The 2019 Labour Manifesto: A Moderate Development Unorthodoxy in an Age of Total Capitalism

(Eastern) promises of transformation

The 2019 Labour Manifesto promises to set up a Sustainable Development Board, a National Transformation Fund, National and Regional Development Banks, and a Local Transformation Fund. It aims to commit three percent of GDP to research and development. It signals an intention to keep as much of the production chain within the UK as possible, reorienting publically-funded services towards ‘insourcing’ rather than ‘outsourcing’. It identifies training and retraining as a vital component to ensuring a productive labour force. It aspires to revitalise car and steel manufacture and declares that the government will establish a generic drug pharmaceutical company. If elected, the Labour government will nationalise infrastructures such as rail, mail, water and energy and (though local governments) bus networks. The Post Office will host a Post Bank that will also serve as a Business Development Agency.

Public banks allocating capital according to a national growth strategy; a dedication to technological upgrading; an economic nationalism in which production chains and companies will be incentivised and disciplined to fit into a British project; a state repurposed to intervene in the economy. Quite a bundle of policy aspirations. It presents nothing less than ‘a strong and autonomous state, providing directional thrust to the operation of the market mechanism’ in which government ‘agencies collaborate with [the] private sector to spur national economic transformation’.

So, it is interesting that these two quotations – and many more if one had the time to go through the literature – are talking about the northeast Asian development experience in the late 1960s to the early 1980s. If one looks in detail at the governmental strategies of Japan, South Korea, or more loosely Taiwan and China during their periods of sustained rapid growth, one will see state-owned development banks, state-owned enterprises in strategic sectors, large commitments to research and development, and a commitment to containing as much of the productive process within national borders. Northeast Asian development models, it would seem, have found their latest home in the pages of Labour’s 2019 Manifesto.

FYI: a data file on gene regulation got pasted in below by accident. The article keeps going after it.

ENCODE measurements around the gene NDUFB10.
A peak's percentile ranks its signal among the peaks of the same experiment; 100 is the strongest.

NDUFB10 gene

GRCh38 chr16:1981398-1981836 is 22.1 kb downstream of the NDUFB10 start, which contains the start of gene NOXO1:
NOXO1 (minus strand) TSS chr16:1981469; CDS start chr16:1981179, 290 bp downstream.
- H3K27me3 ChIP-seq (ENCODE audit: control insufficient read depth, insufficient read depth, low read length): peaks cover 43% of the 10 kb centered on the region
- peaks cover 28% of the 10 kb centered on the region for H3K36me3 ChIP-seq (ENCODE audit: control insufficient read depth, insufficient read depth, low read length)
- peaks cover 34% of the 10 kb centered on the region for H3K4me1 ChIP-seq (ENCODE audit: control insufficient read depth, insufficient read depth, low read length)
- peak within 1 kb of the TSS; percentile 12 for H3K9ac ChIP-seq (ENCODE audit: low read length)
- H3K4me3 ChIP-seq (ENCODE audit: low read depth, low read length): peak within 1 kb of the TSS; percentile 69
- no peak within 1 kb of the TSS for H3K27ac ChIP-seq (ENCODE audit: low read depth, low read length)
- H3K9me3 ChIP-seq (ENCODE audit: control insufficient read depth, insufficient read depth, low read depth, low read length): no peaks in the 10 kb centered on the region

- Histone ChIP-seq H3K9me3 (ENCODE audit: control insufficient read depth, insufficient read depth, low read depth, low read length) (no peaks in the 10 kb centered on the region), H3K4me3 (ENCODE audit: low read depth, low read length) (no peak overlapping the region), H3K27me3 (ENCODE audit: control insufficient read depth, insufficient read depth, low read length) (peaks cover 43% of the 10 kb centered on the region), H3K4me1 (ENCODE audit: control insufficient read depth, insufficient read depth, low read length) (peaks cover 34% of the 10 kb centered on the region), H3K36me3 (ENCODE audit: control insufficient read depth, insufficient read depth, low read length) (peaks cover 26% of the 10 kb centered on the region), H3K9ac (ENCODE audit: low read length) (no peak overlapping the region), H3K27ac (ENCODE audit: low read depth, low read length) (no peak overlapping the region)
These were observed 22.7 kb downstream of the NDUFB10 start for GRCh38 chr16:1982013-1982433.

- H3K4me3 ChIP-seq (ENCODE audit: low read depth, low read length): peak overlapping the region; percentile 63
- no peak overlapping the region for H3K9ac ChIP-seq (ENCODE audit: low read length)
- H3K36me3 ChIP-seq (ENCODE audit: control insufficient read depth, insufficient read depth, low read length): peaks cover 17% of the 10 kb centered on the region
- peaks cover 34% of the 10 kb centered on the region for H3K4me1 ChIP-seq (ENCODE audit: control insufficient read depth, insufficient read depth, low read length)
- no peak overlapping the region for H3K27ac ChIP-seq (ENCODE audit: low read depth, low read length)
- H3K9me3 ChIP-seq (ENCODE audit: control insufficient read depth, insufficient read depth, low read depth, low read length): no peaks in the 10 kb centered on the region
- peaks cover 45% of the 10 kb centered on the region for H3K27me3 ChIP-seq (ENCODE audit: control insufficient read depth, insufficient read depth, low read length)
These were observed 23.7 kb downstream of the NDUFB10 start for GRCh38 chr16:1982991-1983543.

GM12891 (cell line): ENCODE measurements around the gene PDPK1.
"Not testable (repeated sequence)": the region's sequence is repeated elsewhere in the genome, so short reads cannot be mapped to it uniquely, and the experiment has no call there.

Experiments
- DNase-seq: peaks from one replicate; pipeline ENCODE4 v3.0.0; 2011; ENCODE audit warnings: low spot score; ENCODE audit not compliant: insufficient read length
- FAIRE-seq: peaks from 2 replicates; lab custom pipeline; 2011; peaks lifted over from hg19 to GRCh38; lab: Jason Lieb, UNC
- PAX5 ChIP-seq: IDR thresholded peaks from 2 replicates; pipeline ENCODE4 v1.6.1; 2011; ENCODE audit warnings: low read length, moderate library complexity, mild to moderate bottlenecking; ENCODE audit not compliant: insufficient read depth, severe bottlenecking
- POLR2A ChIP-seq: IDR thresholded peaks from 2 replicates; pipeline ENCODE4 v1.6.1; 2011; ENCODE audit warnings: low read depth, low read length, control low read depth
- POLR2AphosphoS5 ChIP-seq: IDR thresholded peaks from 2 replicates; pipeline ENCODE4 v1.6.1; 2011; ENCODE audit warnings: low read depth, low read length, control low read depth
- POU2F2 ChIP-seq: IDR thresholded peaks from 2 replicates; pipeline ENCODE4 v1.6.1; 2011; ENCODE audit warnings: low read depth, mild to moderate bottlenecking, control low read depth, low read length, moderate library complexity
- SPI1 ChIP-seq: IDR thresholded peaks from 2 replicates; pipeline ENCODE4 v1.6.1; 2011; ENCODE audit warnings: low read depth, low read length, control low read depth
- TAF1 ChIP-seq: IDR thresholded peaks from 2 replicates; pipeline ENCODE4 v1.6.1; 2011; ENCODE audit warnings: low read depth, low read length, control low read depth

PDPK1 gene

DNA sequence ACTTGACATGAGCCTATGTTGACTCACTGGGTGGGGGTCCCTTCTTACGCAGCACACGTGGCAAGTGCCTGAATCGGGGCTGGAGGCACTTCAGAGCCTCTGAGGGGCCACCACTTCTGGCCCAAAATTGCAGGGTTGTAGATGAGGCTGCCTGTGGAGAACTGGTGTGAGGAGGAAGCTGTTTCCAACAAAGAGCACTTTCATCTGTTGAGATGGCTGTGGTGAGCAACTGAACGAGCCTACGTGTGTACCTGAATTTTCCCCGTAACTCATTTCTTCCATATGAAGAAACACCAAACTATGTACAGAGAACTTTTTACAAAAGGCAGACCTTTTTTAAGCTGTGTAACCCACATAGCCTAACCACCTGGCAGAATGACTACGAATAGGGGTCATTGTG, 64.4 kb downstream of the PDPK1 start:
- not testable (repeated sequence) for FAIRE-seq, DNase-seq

Social justice redux

There is a great deal more in the Manifesto. There is the leitmotif of not leaving people behind and not allowing ‘the few’ to prosper disproportionately. There are commitments to a living wage, Sure Start, free education, free prescriptions and dentistry, major investments in schools and the NHS, and the creation of a National Care Service. There are frequent references to those places where deindustrialisation and neoliberalism have destroyed livelihoods and a recognition of the fact that being in work does not mean escaping poverty.

Taken together as a second bundle, the Manifesto represents a distinct commitment to address the very obvious and deep assault on the livelihoods of the poor that has been the mainstay of Tory and Lib Dem politics. Indeed, the loss of basic social support, rise in homelessness, increase in precarious and unrewarding work, shrinking wage levels, the rise in foodbanks, and cutbacks in social expenditure for local councils have been so totalising and severe that one struggles to get a sense of proportion in relation to what Labour is proposing.

For some, Labour’s ‘no one left behind’ narrative will seem like a revitalised socialism, especially when juxtaposed with the commitments to moderate increases in tax on the wealthy and to deal with corporate tax evasion and big polluters. But, taken out of the historiography of Tory-Lib Dem contemptuous indifference to the penuries of the poor, the policy repertoire resembles nothing so much as the social-democratic consensus of 1960s and 1970s Scandinavia or perhaps Germany, France, or Britain. There is a touch of German co-determination in industrial relations, a Scandi-aspirant increase in parental leave, and a Euro-post-war welfare statism. The projected spending plans would put Labour’s government more squarely at the centre of a chart of OECD public expenditure as a percentage of GDP, not at its high extremities.

This is not a snarky denigration-by-comparison. For example – and closest to home – the abolition of student fees, the binning of the ‘moneysupermarket.com’ Office for Students, and a ‘fundamental rethink’ of what teaching and research quality should look like is extremely welcome. But, socialism it is not. So horrendous has been the Tory-Lib Dem regime that what were once seen as commonsensical foundations for a social democracy are now easily re-inscribed as revolutionary.